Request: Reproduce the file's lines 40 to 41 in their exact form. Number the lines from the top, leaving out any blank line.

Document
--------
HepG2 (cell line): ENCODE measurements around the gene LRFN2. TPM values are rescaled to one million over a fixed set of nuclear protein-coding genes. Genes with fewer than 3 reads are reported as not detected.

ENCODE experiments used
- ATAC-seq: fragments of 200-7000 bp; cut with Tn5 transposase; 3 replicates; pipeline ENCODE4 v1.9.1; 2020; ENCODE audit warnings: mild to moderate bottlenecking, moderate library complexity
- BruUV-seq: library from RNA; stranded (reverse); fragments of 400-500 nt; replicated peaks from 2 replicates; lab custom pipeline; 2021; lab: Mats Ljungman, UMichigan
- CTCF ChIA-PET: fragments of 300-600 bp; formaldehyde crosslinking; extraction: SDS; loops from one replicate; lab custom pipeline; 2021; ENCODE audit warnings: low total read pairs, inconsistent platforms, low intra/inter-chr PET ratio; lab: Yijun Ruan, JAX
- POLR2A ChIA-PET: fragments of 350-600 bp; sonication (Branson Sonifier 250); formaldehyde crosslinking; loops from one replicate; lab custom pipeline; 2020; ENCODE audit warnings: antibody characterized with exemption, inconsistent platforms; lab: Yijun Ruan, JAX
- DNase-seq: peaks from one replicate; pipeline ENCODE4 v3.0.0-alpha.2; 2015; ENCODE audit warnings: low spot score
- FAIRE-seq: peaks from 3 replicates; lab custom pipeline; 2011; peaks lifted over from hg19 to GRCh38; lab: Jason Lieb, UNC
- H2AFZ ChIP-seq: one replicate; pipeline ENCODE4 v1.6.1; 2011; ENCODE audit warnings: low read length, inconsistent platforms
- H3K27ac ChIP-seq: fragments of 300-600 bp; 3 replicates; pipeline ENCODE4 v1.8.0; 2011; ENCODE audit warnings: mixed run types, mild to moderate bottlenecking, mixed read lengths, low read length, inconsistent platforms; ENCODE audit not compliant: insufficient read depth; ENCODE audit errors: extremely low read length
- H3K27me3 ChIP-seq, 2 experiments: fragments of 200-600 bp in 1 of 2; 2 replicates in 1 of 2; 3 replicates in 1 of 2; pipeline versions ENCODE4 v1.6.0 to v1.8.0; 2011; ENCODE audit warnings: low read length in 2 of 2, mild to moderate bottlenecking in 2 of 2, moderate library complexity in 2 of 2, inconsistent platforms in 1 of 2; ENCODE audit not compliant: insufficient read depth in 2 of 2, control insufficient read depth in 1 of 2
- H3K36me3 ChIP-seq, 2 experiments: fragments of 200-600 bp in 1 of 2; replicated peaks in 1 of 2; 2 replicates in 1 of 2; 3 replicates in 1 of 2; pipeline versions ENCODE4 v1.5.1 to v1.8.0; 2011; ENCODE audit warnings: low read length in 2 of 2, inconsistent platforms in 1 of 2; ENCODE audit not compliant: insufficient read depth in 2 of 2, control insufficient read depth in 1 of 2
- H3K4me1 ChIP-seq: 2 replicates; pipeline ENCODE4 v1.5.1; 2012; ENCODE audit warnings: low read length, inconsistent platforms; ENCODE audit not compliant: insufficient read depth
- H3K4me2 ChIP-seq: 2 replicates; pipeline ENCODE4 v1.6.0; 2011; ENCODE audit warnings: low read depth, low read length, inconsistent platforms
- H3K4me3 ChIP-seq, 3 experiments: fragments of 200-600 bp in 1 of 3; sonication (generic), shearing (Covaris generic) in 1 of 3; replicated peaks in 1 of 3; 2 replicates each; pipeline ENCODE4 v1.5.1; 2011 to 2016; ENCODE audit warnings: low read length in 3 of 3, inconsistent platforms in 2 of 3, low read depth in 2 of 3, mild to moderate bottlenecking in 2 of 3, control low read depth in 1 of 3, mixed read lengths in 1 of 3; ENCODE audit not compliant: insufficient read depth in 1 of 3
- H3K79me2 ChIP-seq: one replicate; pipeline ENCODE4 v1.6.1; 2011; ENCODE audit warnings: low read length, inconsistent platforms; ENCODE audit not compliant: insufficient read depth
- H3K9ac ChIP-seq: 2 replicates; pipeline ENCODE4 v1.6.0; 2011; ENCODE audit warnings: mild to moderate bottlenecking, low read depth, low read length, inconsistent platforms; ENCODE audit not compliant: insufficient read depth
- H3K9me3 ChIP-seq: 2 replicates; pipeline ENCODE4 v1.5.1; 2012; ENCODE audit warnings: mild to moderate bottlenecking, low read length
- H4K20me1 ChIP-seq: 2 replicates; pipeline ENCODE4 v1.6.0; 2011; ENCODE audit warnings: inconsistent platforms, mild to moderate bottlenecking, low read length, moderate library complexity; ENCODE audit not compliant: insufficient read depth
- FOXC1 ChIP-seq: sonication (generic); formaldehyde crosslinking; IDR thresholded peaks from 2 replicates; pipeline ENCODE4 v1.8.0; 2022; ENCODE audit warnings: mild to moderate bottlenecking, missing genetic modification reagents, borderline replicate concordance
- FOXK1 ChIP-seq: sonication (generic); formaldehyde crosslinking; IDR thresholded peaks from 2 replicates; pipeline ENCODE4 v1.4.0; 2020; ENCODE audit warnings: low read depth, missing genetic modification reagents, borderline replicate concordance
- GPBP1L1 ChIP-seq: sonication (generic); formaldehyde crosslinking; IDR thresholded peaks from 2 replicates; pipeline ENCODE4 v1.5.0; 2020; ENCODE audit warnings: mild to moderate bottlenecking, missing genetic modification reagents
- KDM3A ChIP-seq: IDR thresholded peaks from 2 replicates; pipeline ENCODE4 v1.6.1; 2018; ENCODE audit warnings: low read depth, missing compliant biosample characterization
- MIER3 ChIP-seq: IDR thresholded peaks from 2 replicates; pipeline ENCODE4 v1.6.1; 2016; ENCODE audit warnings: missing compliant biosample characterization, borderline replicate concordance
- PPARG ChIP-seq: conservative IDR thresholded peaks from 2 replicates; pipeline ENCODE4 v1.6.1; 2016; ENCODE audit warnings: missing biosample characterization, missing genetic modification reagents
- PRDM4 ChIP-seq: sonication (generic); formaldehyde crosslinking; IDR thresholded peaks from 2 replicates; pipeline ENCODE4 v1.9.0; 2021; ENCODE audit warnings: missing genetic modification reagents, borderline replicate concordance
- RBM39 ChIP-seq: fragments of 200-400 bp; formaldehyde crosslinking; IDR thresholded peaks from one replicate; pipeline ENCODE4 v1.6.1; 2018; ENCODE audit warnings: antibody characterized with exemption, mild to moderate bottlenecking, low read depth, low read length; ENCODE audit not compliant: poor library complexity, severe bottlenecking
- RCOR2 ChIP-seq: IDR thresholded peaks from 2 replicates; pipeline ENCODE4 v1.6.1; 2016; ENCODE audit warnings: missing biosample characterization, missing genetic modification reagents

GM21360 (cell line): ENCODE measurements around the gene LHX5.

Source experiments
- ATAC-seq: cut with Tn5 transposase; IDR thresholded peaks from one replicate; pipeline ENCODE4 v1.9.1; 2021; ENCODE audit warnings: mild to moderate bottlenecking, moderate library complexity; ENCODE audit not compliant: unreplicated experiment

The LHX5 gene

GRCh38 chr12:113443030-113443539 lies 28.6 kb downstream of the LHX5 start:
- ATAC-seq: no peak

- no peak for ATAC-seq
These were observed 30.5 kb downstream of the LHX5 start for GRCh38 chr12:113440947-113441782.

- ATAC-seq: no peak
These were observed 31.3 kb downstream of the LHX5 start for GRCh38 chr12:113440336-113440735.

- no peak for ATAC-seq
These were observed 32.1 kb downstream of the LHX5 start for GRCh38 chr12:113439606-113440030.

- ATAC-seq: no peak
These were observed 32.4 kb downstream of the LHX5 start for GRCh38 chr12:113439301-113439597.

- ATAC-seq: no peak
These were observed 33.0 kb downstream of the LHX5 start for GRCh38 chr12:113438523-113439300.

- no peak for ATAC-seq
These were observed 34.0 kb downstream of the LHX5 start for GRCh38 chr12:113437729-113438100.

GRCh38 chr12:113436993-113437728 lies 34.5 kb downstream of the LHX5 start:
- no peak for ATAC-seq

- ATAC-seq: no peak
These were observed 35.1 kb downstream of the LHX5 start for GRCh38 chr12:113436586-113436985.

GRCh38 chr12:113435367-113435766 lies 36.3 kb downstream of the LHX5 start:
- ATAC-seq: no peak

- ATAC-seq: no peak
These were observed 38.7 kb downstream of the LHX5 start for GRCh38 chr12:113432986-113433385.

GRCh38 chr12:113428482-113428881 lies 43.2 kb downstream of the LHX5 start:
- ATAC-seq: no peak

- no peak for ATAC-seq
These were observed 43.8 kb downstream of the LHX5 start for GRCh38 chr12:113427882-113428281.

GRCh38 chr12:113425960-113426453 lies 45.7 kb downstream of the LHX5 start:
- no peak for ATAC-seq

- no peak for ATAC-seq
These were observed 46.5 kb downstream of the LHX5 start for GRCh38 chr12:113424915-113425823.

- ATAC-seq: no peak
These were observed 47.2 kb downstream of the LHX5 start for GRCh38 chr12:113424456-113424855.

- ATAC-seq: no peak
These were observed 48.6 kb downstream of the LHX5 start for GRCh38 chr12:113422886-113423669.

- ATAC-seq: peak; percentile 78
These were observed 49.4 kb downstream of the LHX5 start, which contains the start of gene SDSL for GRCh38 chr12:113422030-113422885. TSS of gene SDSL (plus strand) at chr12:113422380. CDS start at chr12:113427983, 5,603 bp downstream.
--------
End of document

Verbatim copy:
These were observed 32.1 kb downstream of the LHX5 start for GRCh38 chr12:113439606-113440030.

- ATAC-seq: no peak